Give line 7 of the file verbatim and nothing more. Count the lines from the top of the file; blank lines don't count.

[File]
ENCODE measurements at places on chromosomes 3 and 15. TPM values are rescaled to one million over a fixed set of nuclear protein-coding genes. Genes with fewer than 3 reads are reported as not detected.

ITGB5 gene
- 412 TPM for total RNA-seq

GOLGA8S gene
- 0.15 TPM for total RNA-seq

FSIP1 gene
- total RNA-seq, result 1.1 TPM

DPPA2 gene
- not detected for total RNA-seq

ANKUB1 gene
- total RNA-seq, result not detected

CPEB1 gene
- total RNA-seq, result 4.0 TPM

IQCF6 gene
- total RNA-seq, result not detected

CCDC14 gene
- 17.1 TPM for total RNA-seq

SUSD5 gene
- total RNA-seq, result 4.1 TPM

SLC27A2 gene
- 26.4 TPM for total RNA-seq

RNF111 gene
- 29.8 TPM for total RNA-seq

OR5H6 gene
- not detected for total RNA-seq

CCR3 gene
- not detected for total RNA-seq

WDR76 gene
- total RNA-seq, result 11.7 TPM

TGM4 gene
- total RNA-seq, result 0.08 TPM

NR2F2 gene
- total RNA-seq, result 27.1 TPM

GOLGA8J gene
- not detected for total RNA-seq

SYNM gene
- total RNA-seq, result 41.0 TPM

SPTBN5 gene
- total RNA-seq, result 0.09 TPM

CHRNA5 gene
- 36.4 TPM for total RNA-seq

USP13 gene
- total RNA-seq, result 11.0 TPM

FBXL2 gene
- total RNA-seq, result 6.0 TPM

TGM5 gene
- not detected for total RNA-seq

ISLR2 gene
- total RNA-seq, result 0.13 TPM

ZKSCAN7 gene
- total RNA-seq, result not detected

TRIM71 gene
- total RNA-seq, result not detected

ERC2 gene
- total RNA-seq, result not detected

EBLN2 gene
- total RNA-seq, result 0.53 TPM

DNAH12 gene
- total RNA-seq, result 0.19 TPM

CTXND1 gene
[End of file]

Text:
- total RNA-seq, result 1.1 TPM